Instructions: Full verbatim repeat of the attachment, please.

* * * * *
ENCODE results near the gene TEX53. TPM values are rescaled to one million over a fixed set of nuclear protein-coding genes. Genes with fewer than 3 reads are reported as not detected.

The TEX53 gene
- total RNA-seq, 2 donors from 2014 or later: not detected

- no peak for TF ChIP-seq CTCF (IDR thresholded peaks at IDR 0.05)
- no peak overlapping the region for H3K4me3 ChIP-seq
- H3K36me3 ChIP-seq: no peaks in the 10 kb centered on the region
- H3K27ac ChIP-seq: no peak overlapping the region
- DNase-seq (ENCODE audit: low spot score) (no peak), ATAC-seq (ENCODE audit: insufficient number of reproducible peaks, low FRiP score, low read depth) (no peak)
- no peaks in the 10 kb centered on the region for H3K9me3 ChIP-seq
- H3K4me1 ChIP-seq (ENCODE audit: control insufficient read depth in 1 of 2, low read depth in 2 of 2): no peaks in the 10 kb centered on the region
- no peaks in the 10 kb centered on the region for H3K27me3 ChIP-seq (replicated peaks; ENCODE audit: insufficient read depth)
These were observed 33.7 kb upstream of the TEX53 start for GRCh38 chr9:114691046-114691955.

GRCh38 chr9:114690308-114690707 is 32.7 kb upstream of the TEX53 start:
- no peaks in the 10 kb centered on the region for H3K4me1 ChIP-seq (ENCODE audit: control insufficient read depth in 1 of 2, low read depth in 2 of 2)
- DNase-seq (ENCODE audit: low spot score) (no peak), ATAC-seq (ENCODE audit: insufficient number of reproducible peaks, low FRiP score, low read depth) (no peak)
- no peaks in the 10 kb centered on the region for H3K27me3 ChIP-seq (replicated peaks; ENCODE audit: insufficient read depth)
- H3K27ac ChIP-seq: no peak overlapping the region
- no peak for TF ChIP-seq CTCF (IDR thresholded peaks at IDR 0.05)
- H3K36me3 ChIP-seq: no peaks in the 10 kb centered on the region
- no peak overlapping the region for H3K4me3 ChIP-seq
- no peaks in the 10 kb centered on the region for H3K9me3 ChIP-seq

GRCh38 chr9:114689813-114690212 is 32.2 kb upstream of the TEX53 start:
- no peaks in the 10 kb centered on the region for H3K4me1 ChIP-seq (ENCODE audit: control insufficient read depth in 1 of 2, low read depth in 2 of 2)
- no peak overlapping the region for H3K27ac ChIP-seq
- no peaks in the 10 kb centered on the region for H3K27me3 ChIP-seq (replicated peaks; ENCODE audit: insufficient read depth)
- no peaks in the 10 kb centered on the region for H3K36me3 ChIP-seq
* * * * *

ENCODE results near the gene TEX53. TPM values are rescaled to one million over a fixed set of nuclear protein-coding genes. Genes with fewer than 3 reads are reported as not detected.

The TEX53 gene
- total RNA-seq, 2 donors from 2014 or later: not detected

- no peak for TF ChIP-seq CTCF (IDR thresholded peaks at IDR 0.05)
- no peak overlapping the region for H3K4me3 ChIP-seq
- H3K36me3 ChIP-seq: no peaks in the 10 kb centered on the region
- H3K27ac ChIP-seq: no peak overlapping the region
- DNase-seq (ENCODE audit: low spot score) (no peak), ATAC-seq (ENCODE audit: insufficient number of reproducible peaks, low FRiP score, low read depth) (no peak)
- no peaks in the 10 kb centered on the region for H3K9me3 ChIP-seq
- H3K4me1 ChIP-seq (ENCODE audit: control insufficient read depth in 1 of 2, low read depth in 2 of 2): no peaks in the 10 kb centered on the region
- no peaks in the 10 kb centered on the region for H3K27me3 ChIP-seq (replicated peaks; ENCODE audit: insufficient read depth)
These were observed 33.7 kb upstream of the TEX53 start for GRCh38 chr9:114691046-114691955.

GRCh38 chr9:114690308-114690707 is 32.7 kb upstream of the TEX53 start:
- no peaks in the 10 kb centered on the region for H3K4me1 ChIP-seq (ENCODE audit: control insufficient read depth in 1 of 2, low read depth in 2 of 2)
- DNase-seq (ENCODE audit: low spot score) (no peak), ATAC-seq (ENCODE audit: insufficient number of reproducible peaks, low FRiP score, low read depth) (no peak)
- no peaks in the 10 kb centered on the region for H3K27me3 ChIP-seq (replicated peaks; ENCODE audit: insufficient read depth)
- H3K27ac ChIP-seq: no peak overlapping the region
- no peak for TF ChIP-seq CTCF (IDR thresholded peaks at IDR 0.05)
- H3K36me3 ChIP-seq: no peaks in the 10 kb centered on the region
- no peak overlapping the region for H3K4me3 ChIP-seq
- no peaks in the 10 kb centered on the region for H3K9me3 ChIP-seq

GRCh38 chr9:114689813-114690212 is 32.2 kb upstream of the TEX53 start:
- no peaks in the 10 kb centered on the region for H3K4me1 ChIP-seq (ENCODE audit: control insufficient read depth in 1 of 2, low read depth in 2 of 2)
- no peak overlapping the region for H3K27ac ChIP-seq
- no peaks in the 10 kb centered on the region for H3K27me3 ChIP-seq (replicated peaks; ENCODE audit: insufficient read depth)
- no peaks in the 10 kb centered on the region for H3K36me3 ChIP-seq